My buddy Bob Vander Plaats is at it again. The man with seemingly excessive spare time and permanent proverbial cob up his arse is not satisfied with having drummed up a bunch of out of state money to (regrettably successfully) scare Iowans into believing that they'd better run three state Supreme Court Justices off the bench because they had the gall to join the other four justices on the court in unanimously--unanimously, for crying out loud, not some close-run split decision--ruling that couples of the same gender are entitled to equal protection under the law when it comes to the right to be married. Mr. Vander Plaats doesn't like the fact that gay people can get hitched, and he sure expends a lot of effort trying to revoke the rights of other supposedly free people on this topic.
His latest project, according to the Associated Press, is to raise money so he can “gauge interest in convincing the four (remaining) justices (who ruled in a way that didn't suit him) to resign and efforts to impeach them if they don't step down,” parentheses mine, of course. Is it just me, or does that sound suspiciously like blackmail? His offer to them is “step down or we'll rabble-rouse against you.” How nice. Judges in Iowa, though they are subject to retention votes every so often, do not campaign in the elections in which they are up for retention, so when this holier-than-thou bunch starts campaigning against them, they have little recourse but to sit back and take it with the dignity that we expect of our judges. Pretty fair fight, huh?
I've not heard a single decent argument for why two consenting adults who happen to be of the same gender can enter into every kind of civil contract imaginable except for marriage. In the twenty or so months since the Iowa Supreme Court acknowledged that this exception made no sense, can someone, anyone, tell me what has been the negative impact of the decision? Even if you are so emotionally constipated that the mere sight of a same-gender couple walking through the mall holding hands would give you fits, can you demonstrate for me that you've seen some staggering increase in that behavior? It's not like we're being overrun by gay people and that our precious children have stopped having opposite-sex relationships. Quite the contrary, in fact, with the teen birth rate in Iowa up a whisker year over year 2005-2006, the last years for which I was able to obtain figures. A contrarian such as myself might argue that we could actually stand a tad more homosexuality just to get that teen birth rate down, but I don't like telling other people how to conduct their sex lives. If only Plaat-y-puss would feel likewise.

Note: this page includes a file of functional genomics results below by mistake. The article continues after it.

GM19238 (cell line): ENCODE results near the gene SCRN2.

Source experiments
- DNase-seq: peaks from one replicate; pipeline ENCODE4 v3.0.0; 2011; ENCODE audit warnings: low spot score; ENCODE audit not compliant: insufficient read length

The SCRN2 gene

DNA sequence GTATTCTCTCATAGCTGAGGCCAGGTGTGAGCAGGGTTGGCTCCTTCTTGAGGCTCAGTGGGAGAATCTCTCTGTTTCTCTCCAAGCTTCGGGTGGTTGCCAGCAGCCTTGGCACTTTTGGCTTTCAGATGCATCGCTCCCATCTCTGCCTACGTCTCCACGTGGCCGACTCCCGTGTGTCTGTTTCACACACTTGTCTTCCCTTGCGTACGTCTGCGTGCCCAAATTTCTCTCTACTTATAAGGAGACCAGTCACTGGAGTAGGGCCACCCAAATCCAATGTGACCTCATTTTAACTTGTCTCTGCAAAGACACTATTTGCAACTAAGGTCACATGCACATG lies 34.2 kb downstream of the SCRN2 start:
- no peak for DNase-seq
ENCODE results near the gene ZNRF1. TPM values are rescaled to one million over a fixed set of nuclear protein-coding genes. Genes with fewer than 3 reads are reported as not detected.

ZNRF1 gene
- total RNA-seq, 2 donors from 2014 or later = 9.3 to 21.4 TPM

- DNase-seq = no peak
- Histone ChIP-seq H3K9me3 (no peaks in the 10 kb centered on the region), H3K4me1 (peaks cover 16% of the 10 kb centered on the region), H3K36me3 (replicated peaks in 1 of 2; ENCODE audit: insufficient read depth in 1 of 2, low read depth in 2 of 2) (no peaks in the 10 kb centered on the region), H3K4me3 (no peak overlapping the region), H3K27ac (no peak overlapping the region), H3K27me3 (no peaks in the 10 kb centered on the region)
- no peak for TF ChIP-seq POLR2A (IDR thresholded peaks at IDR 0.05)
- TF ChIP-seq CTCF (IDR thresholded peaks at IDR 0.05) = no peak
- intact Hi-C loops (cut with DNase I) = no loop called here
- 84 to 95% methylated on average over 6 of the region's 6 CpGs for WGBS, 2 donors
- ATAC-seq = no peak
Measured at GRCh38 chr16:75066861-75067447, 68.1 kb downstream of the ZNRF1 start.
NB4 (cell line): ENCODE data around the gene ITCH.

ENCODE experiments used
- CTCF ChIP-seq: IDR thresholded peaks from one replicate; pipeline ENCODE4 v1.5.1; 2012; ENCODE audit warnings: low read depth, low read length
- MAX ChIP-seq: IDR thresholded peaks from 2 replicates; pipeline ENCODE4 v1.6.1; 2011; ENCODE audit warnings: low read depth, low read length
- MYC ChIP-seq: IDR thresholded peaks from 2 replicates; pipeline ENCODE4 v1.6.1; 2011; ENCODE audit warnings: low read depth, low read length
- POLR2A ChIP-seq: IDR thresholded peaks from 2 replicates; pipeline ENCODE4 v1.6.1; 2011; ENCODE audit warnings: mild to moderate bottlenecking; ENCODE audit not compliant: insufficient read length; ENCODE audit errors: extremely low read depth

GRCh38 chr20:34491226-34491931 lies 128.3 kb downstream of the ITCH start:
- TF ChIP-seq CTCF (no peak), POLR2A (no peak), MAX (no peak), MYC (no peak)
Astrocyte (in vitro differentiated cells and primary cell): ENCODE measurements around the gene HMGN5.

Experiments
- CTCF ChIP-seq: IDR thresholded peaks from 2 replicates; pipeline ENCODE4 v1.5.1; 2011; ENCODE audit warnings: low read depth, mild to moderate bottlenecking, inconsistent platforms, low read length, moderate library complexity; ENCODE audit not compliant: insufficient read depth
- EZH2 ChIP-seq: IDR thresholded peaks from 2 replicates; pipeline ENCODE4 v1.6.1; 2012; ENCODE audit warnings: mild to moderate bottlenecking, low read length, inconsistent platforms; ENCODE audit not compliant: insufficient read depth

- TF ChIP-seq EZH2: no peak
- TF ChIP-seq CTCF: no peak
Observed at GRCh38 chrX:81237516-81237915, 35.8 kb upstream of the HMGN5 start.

How about we try something fun to demonstrate the reprehensible nature of telling other adults of sound mind whom they may or may not marry? Just for a day or a week out of the year, let's declare that only same-gender couples can get married in Iowa. What, we shouldn't infringe on heterosexual couples' basic human rights like that? Huh. How interesting.
No one is telling your church they have to marry anyone. That's your private little club, and y'all can make whatever exclusionary rules you like while singing songs about how much you love other people (while perhaps secretly thinking “As long as they are like me.” Wonder what your God thinks of that.) When in doubt, I always think it's best to fall back on “do unto others.” Don't want someone to come along some day and tell you who you can and cannot marry? Well then, why are you doing that to other people?
There are a handful of people in this world whom I love that are gay, and a bunch more whom I like that are. And I've got news for all of you who think you don't have any such people in your lives: You do, you just don't know what they do behind closed doors. I don't know what Bob Vander Plaats does behind closed doors, but regardless of how similar it may or may not be to what I do behind closed doors, I can assure you that contemplating what he might do makes me about as ill as I'm sure it makes him to contemplate what gay people are doing. The lesson here would seem to be “stop worrying about what anyone other than you does behind closed doors.” There, problem solved.
To me, liberty ought to always be expanded to as many people as possible. To think otherwise is to be on the wrong side of history. Iowa has been a damn fine “freedom laboratory” in the instance of same-sex marriage. Here we are in the heartland, being way out front on the frontiers of history, and our society has not crumbled by letting “those people” have their pesky human rights. Now is not the time to roll back human rights, it is the time to expand them. We are a beacon of liberty here in the midwest. Let's not give that back simply because some would-be tyrant who apparently has a lot of time to spare says we should. We're a better people than that. Let's remember to act like it.